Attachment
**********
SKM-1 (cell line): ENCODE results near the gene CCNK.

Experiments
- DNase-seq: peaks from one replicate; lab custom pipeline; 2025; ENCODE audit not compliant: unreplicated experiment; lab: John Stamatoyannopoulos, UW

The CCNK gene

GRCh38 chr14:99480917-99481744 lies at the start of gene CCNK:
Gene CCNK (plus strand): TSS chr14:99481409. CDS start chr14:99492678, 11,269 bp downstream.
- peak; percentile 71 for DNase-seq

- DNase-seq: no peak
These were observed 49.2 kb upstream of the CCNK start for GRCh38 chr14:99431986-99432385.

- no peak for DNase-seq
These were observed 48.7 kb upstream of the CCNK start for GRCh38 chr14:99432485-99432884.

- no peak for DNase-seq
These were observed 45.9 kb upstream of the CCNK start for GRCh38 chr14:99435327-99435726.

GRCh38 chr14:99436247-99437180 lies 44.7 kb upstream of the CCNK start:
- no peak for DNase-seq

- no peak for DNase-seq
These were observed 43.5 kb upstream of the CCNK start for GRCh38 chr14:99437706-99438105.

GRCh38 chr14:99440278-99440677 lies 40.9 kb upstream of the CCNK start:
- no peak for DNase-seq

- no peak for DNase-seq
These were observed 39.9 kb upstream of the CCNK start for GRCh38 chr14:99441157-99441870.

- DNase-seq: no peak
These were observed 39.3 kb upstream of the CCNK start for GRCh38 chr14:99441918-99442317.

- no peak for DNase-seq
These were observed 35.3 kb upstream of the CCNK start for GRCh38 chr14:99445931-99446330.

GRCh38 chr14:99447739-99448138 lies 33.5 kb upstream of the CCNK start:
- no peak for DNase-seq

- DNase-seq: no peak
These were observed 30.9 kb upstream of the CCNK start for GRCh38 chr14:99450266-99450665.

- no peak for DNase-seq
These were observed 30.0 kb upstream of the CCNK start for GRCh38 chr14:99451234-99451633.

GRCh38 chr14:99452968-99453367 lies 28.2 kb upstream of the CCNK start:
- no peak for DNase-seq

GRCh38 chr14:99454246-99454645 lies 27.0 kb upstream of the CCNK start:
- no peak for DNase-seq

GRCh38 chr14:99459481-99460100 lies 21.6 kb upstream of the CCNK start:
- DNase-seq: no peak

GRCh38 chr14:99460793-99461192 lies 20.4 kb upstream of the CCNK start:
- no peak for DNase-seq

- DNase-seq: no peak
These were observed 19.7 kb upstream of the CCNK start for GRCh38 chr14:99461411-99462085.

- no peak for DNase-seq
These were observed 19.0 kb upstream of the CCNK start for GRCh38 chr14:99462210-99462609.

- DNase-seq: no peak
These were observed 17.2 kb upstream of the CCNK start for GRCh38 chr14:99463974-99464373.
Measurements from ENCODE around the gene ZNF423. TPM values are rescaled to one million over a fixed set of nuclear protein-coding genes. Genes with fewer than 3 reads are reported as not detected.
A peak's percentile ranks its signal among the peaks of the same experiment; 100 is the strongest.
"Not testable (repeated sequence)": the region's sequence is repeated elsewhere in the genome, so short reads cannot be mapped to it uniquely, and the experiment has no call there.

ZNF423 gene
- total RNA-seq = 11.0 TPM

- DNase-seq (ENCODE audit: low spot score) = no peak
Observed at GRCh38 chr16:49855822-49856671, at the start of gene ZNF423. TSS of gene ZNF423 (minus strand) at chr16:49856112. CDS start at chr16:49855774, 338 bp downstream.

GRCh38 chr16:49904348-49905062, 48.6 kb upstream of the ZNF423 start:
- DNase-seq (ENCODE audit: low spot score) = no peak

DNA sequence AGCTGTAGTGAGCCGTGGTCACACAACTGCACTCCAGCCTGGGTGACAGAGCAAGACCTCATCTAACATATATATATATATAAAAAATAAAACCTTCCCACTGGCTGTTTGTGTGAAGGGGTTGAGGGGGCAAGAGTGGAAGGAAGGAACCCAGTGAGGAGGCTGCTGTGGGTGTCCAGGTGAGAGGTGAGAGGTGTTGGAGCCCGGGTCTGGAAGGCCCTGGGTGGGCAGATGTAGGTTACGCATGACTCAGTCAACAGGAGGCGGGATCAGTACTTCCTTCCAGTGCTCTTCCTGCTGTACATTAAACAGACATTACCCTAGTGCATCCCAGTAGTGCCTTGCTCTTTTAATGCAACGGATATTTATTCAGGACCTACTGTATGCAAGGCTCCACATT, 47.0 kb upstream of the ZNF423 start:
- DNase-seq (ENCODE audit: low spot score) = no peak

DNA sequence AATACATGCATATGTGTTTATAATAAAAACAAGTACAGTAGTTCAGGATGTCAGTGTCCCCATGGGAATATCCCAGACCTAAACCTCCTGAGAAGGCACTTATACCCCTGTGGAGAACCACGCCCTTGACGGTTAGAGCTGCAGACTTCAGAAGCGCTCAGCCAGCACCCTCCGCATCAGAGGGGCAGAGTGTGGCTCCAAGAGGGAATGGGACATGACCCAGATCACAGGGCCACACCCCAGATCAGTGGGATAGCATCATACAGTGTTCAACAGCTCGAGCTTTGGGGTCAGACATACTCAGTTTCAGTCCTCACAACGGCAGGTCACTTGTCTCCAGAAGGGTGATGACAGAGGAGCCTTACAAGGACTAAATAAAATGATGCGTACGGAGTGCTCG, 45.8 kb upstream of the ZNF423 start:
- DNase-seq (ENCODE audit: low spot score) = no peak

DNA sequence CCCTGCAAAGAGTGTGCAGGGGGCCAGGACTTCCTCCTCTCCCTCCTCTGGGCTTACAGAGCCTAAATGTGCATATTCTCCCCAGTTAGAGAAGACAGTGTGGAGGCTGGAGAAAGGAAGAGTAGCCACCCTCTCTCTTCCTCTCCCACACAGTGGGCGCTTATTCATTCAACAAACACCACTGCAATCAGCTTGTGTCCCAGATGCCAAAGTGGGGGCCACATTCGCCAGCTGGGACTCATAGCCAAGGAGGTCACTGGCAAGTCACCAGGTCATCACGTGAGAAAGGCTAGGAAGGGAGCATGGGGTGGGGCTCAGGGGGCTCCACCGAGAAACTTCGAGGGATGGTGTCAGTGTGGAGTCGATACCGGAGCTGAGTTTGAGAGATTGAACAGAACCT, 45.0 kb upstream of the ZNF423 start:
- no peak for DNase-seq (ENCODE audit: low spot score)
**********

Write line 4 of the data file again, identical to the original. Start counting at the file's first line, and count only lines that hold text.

The CCNK gene